Well, I didn't have the answers to these questions, so naturally, I Googled it. I came up with this blog post on Edutopia that discusses this very topic. I really liked this post because it talks about the TPACK and SAMR models for technology integration, both of which have been presented to me in my classes here at UNI. These models help us to utilize technology to its full potential, but education often appears to be content with hanging out and doing things like they've always done until technology slows down. While things are definitely headed in the right direction, this article says that "the only way to make sense of change is to plunge into it".

So how can we plunge into technology integration if it's constantly changing? The blog post suggests admitting that you're not an expert and that there will be things you don't know! You can set aside some time to learn a new tech tool that you've never used and to be a curious learner. It's also important to be familiar with the standards that you're following, whether they're the Common Core, Iowa Core, or other state or local standards. If you know what standards you need to be meeting, it can be easier to decide what technology to use to help you meet those standards. It's also a great idea to read and interact with those people who are considered experts in the field and ask for their suggestions.

Technology is constantly changing, evolving, and influencing the world we live in. It holds incredible potential to be used in education, if we can take a leap of faith and get away from what we're comfortable with. Although it may be painless to simply do what we've always done, it's going to take a little transitioning, experimenting, and adjusting to finally go with the flow of technology. We've been thinking about technology as "Oh no! Something new came out! But I'm still trying to figure out how to use this old technology!", when we should be thinking "Awesome! Something new came out! How can I use what I've learned from prior technologies, both good and bad, to use this as best as I can?"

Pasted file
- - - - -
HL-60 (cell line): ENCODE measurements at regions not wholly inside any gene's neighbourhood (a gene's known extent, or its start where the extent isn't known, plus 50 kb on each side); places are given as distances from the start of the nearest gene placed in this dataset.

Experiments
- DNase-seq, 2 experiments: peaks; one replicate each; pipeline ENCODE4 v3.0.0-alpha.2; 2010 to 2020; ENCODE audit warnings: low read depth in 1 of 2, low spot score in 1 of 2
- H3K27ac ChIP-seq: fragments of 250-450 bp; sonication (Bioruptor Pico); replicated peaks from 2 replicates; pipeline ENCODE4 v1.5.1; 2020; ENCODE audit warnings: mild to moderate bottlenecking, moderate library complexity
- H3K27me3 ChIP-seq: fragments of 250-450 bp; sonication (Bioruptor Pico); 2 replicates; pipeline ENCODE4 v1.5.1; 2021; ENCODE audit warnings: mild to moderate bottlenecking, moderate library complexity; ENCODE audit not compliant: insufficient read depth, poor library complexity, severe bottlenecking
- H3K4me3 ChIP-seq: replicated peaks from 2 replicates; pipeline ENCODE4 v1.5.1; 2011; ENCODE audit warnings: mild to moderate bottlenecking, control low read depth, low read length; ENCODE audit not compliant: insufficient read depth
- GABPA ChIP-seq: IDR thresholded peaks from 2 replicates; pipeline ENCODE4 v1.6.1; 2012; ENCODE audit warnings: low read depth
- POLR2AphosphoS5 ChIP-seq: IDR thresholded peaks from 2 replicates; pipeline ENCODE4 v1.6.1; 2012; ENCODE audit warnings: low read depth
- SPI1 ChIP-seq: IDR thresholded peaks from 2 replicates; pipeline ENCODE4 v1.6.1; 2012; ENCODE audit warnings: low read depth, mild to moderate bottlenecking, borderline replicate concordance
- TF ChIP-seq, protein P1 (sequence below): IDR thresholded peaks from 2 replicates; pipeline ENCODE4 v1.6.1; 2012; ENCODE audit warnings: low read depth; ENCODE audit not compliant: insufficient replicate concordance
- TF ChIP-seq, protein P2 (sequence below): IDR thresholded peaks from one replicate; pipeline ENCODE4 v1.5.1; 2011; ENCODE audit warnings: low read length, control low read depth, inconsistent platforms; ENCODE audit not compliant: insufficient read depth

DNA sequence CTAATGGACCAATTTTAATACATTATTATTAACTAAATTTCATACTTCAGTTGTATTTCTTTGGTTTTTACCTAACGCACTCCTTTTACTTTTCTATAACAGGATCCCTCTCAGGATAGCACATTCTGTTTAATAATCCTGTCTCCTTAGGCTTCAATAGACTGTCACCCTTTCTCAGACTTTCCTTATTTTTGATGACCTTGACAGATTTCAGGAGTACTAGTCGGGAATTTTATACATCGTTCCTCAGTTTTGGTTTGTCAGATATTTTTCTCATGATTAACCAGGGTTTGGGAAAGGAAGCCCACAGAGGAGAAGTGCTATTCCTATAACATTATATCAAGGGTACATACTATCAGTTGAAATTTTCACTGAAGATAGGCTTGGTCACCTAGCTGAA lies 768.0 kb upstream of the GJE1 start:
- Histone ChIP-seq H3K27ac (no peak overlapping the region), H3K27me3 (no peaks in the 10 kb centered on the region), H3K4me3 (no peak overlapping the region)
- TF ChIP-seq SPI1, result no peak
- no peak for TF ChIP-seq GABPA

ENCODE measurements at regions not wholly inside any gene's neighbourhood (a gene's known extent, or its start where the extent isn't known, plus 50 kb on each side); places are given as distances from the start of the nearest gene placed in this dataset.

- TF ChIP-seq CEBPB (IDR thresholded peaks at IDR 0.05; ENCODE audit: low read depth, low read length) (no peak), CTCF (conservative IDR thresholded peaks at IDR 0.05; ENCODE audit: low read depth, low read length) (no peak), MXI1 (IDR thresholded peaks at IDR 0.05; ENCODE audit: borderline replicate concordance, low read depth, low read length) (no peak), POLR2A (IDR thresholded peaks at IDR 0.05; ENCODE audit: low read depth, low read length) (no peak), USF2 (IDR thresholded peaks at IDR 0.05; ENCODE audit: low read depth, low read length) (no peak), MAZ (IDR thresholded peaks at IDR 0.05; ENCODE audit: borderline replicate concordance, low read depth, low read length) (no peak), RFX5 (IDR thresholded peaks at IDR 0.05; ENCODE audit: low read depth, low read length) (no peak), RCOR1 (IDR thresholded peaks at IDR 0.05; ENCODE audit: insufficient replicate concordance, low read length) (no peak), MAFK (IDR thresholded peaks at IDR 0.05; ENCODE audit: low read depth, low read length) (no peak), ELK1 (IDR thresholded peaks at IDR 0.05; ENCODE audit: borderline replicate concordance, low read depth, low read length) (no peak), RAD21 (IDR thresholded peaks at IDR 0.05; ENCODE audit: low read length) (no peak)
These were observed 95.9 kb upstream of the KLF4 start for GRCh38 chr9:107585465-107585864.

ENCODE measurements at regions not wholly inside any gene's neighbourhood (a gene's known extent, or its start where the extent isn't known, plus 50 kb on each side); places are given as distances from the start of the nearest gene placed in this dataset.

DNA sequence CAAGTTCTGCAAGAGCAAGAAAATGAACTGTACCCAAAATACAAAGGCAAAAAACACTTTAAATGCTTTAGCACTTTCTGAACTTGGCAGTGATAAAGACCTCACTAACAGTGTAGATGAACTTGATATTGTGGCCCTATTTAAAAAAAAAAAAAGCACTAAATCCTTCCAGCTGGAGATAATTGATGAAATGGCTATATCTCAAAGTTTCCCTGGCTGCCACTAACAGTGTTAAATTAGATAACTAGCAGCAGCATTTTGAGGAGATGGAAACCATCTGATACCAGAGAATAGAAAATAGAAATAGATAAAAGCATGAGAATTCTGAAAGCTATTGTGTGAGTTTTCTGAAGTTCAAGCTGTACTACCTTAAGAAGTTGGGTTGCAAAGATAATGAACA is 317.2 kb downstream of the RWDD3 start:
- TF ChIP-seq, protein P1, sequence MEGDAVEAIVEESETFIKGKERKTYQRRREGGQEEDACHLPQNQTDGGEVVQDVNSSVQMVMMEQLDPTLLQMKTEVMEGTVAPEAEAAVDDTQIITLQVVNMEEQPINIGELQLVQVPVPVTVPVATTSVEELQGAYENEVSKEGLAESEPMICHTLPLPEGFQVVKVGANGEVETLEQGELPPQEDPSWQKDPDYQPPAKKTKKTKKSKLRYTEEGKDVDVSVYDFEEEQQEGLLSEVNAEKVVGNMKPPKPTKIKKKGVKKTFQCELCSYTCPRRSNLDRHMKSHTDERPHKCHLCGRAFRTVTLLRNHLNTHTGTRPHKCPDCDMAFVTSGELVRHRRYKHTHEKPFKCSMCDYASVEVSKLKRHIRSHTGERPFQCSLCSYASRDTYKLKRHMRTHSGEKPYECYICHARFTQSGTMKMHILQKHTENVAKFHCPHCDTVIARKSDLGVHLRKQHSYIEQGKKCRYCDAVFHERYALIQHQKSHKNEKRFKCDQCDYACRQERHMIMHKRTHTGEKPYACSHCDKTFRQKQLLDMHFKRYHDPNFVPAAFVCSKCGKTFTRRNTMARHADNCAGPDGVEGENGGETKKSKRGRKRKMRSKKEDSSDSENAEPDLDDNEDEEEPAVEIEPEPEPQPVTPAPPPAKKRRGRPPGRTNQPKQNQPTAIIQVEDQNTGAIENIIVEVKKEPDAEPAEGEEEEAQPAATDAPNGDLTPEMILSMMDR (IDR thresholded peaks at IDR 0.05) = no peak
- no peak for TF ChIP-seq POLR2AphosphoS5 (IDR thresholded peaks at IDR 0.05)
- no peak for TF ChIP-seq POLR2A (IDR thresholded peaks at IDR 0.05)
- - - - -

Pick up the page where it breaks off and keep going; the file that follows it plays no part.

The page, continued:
What do you think? Can education ever 'catch up' to technology? Have you seen evidence of or used effective technology integration in your classrooms? Please comment and let me know what you think!

Photo by mkhmarketing,

Sunday, September 14, 2014

Growing Social Media

Growing Social Media by mkhmarketing,
Social media is completely changing the way we think about education. 

It started from a seed; something we did for fun in our spare time. Now, social media has allowed us to create connections that were never possible before. It has grown into something we use for professional development, resources, and relationships. 

Social media has allowed us to build networks with people all over the world. In her book, Social Media for Educators, author Tanya Joosten explains how educators can easily make connections with people in their field, and this gives them greater access to connections, information, and colleagues (Joosten, p.16). One great example of this that is often used in education is Twitter. Searchable hashtags allow you to track information that is important or valuable to you. You can find people who are talking about the things you're interested in, and join in conversations about those topics. 

Also according to Joosten, social media is organic. In order to experience this organic nature and grow your social network, it's especially important to learn to be authentic and human through social media. If you're open to new ideas, criticism, and unpredictability, it can lead to "unintended, beneficial results," like new connections and valuable input from others that may not have been possible without social media (Joosten, p. 28). Being open with social media helps us gain trust with the people who interact with us, and this can lead to relationships and interactions that help us grow as educators.